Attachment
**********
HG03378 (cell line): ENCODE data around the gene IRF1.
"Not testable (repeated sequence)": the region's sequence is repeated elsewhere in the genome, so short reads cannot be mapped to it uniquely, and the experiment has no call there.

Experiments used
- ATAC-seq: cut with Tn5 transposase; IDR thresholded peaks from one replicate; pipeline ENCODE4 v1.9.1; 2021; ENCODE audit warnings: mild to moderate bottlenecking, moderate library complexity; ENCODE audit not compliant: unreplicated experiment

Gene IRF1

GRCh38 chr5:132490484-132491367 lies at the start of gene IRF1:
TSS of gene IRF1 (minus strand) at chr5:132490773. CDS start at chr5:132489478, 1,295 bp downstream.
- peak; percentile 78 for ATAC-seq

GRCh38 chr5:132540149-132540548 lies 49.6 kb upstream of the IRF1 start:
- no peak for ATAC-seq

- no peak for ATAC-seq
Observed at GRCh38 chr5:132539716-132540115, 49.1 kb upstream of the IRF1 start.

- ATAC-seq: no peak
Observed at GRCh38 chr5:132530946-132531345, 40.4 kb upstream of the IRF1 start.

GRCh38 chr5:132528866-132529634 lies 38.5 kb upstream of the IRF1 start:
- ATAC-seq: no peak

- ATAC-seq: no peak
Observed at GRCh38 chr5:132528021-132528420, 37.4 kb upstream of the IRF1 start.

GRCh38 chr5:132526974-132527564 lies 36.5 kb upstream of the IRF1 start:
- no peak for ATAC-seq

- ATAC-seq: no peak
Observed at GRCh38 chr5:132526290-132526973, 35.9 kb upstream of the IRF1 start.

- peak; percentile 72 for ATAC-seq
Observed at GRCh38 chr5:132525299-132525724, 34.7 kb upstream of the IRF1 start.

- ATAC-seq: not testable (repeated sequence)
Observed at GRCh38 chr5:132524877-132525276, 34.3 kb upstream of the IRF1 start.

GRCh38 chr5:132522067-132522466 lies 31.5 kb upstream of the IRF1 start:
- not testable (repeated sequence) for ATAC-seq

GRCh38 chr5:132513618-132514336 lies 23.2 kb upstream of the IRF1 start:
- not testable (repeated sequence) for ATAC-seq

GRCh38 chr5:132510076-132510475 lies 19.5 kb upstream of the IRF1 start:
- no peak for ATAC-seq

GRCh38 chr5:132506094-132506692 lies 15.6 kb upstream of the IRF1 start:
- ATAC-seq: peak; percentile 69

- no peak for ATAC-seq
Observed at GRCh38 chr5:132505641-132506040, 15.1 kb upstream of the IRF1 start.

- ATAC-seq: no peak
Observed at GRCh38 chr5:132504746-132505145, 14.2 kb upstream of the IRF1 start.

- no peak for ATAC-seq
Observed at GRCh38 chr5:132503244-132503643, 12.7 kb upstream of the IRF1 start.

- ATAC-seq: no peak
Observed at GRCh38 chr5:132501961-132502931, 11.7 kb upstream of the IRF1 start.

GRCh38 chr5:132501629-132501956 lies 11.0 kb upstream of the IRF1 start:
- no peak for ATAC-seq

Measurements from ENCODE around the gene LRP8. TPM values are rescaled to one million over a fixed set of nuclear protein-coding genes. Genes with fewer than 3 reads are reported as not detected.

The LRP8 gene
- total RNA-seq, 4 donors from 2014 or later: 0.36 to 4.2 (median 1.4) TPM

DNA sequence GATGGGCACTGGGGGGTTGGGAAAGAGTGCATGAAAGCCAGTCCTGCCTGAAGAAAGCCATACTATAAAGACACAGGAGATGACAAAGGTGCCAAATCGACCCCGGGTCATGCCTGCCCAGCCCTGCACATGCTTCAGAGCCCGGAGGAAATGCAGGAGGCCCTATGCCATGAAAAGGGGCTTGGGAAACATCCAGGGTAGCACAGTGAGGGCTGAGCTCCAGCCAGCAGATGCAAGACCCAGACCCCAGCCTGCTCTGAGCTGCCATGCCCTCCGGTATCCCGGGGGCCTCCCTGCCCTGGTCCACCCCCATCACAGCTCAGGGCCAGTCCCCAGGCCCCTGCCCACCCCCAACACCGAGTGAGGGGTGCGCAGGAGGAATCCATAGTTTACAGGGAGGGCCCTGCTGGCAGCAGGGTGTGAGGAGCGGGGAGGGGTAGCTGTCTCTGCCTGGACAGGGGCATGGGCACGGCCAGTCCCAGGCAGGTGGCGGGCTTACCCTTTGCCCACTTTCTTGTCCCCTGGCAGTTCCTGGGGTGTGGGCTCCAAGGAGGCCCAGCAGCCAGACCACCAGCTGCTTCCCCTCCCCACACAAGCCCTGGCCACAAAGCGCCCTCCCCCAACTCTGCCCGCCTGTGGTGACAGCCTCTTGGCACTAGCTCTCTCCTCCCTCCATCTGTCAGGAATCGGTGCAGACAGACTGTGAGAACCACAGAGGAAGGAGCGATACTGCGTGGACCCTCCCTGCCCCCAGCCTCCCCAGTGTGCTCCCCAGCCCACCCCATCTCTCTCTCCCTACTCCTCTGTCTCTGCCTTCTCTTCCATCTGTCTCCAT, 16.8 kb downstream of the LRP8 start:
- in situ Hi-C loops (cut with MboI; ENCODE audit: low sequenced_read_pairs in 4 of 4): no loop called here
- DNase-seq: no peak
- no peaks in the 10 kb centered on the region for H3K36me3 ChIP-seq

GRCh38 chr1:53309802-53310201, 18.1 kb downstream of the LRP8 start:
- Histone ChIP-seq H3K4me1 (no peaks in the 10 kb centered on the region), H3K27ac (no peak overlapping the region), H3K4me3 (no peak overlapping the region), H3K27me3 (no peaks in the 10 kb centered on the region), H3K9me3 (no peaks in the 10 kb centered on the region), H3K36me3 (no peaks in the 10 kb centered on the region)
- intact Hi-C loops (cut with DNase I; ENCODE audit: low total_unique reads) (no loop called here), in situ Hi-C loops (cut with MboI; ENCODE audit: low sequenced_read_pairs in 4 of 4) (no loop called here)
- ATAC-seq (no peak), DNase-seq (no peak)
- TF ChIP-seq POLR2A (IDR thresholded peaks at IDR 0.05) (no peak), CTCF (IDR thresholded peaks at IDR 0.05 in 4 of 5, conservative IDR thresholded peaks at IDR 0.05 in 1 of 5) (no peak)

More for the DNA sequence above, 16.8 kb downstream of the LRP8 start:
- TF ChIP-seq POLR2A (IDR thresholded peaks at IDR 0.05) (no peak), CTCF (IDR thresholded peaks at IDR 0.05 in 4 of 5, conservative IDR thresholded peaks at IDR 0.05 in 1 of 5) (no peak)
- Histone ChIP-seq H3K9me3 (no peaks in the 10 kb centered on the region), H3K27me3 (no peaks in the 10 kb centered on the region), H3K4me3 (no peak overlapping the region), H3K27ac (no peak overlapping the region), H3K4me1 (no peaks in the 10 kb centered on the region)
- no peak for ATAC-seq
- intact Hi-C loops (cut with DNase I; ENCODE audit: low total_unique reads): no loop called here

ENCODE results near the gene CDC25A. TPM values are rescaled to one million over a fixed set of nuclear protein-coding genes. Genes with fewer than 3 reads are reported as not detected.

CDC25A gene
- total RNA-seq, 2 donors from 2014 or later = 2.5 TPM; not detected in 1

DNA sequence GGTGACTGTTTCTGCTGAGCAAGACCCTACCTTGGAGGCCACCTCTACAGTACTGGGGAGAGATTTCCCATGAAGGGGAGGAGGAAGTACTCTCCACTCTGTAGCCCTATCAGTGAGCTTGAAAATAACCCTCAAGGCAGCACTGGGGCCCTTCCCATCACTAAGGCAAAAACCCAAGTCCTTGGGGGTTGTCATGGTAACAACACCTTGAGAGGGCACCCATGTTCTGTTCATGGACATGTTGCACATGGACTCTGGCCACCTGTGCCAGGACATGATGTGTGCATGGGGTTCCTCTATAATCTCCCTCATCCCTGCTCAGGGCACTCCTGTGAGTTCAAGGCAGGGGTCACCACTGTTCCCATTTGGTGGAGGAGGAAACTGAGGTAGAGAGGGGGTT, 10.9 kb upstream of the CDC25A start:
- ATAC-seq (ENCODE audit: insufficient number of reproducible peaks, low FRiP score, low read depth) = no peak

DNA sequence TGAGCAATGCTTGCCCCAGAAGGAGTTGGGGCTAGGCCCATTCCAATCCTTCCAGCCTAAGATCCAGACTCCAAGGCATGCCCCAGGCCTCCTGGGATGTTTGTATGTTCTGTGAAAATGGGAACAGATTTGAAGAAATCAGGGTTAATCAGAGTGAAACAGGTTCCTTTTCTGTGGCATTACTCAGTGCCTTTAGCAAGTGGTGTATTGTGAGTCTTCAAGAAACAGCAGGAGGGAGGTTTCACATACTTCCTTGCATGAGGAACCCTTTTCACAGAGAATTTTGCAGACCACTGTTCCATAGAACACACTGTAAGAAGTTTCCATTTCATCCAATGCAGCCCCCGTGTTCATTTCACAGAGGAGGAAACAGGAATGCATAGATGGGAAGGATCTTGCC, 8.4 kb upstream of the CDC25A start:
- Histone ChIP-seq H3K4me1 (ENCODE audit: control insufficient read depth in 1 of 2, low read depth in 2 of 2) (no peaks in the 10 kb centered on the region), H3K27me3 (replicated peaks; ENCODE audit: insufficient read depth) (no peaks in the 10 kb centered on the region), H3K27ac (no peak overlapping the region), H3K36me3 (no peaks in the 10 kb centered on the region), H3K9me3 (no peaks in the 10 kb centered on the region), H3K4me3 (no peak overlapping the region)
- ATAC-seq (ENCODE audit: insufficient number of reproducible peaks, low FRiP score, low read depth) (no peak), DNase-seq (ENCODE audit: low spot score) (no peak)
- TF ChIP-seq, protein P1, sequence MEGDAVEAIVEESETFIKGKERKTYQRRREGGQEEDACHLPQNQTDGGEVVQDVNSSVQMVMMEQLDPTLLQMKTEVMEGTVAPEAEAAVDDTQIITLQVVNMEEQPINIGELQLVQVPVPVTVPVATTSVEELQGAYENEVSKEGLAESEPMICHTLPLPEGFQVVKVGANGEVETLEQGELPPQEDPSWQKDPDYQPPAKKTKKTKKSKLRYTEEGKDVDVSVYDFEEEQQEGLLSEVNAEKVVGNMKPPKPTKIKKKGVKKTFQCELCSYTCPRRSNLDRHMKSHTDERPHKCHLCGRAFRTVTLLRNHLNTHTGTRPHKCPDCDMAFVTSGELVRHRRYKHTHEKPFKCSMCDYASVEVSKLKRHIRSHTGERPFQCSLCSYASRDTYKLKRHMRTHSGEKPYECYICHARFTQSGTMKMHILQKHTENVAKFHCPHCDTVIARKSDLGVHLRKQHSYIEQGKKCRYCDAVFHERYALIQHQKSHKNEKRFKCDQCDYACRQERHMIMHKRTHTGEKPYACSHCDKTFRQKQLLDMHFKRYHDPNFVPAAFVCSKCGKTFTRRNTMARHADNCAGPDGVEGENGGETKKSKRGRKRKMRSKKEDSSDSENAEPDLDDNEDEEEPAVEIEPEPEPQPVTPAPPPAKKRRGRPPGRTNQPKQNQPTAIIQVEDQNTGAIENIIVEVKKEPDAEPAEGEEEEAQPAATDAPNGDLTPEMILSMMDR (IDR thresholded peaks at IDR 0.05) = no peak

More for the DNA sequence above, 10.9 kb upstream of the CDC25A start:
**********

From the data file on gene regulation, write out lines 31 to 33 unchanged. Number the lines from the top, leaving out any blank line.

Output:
GRCh38 chr5:132510076-132510475 lies 19.5 kb upstream of the IRF1 start:
- no peak for ATAC-seq

GRCh38 chr5:132506094-132506692 lies 15.6 kb upstream of the IRF1 start: